We spent two full days with my friend, J., and her family. J and her most excellent husband have adopted three children from trauma backgrounds. Their youngest is very close to Hope in age and behaviors. The two girls became quickly inseparable. GB and J.’s two oldest also enjoyed being together. It was good to spend time with J. and meet her husband. It was good for The Dad to have the opportunity to be with adults who “get it”.
Canada is a beautiful country. I have driven through parts of it before as we drove to Michigan, but this is the first time I have seen Canada in daylight. The reds on the turning trees were beautiful. Beautiful old homes and vast fields with wooden fences that were different than any fence I have seen before. I have always assumed Canada was just like the USA, like a far north state. It is and it isn’t.
J. and her family were so warmly welcoming it was like coming home. When Hope’s first trip to the bathroom resulted in a shaving cream cans worth of mess, there was no surprise. Hope continued to be Hope and J. was ready for it and the time flew, with everybody enjoying themselves. The acting out behaviors were just a ripple in our time together.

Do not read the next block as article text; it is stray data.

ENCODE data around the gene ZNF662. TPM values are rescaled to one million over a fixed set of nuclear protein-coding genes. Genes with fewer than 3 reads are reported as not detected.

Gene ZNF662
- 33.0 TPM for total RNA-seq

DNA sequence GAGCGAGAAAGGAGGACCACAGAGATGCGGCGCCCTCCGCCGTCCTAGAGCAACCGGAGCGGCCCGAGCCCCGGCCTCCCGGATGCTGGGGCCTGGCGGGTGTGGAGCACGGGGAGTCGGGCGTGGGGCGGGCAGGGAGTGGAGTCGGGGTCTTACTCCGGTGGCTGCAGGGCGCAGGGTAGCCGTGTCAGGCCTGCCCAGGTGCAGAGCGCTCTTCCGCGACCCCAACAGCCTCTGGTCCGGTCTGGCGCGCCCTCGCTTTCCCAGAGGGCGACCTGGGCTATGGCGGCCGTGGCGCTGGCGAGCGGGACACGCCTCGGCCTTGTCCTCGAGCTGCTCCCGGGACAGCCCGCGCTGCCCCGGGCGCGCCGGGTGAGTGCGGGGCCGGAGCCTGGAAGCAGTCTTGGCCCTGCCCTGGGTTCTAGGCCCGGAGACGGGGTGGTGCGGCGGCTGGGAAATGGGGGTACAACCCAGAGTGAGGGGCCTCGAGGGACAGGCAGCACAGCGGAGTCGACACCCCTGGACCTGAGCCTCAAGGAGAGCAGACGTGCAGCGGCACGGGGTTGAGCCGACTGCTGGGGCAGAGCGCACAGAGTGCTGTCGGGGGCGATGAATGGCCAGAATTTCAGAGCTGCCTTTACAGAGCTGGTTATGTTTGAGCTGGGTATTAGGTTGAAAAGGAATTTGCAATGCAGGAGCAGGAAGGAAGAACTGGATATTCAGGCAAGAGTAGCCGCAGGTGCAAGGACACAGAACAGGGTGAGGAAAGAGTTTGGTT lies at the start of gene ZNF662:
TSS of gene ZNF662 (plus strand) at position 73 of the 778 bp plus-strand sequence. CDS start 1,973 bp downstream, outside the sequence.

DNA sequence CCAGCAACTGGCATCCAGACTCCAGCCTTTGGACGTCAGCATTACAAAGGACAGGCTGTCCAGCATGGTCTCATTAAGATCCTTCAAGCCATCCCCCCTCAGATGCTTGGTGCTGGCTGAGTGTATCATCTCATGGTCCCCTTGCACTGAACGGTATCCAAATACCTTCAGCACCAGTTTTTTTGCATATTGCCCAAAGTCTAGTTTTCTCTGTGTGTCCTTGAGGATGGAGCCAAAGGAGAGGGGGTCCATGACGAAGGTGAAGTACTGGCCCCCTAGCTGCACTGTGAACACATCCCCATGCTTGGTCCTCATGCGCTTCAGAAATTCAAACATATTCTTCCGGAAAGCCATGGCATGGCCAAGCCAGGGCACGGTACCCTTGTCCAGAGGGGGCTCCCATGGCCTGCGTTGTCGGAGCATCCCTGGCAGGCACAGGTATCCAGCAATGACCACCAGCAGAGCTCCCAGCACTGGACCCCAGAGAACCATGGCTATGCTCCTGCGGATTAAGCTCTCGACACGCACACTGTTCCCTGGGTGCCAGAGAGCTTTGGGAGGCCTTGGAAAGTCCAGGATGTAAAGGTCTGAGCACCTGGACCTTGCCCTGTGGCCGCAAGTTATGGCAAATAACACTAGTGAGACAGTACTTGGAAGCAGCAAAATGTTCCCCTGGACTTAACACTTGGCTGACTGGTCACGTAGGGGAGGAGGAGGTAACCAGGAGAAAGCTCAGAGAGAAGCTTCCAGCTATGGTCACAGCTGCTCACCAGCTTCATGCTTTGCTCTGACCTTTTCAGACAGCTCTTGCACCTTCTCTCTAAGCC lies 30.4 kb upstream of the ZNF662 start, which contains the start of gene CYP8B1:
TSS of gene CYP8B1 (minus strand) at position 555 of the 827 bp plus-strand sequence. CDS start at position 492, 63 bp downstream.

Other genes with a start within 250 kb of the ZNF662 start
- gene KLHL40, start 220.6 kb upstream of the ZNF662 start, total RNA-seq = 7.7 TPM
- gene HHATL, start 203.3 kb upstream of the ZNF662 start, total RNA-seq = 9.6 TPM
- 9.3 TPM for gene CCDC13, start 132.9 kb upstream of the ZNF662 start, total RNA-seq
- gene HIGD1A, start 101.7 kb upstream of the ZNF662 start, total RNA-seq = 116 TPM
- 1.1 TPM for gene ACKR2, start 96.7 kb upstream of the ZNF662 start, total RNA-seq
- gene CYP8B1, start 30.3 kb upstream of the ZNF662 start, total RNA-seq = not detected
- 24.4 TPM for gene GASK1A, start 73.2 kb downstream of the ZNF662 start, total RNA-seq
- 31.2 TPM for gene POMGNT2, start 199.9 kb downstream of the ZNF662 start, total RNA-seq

When we had to leave this morning, Hope did not take it well. We stopped at a Starbucks for coffee right after leaving J.s. Hope started raging in the car and continued on the side of the drive thru lane. It lasted for over forty five minutes. Once she was done, it was still six hours to home. She was nasty and miserable for the rest of the ride. When we stopped to eat, The Dad took Hope to sit at a different table to eat. It should not have bothered me as Hope was being so nasty I didn’t really want to deal with her. It did.
J. lives in the middle of nowhere. One thing J.’s husband said last night, as we visited over (good) wine, was that they could never raise kids from the hard places in suburbia. Living in a place where 12 or more neighboring families hear your kid rage is stressful. Part of it is the knowledge that sooner or later CPS will show up on your doorstep is wearing. It also makes putting your child outside to rage an option we don’t have.
J. has offered to take Hope in respite for a while. Other people I trust have also offered. My fear is how Hope will react. It is not yet a rational fear. I still have some processing to do.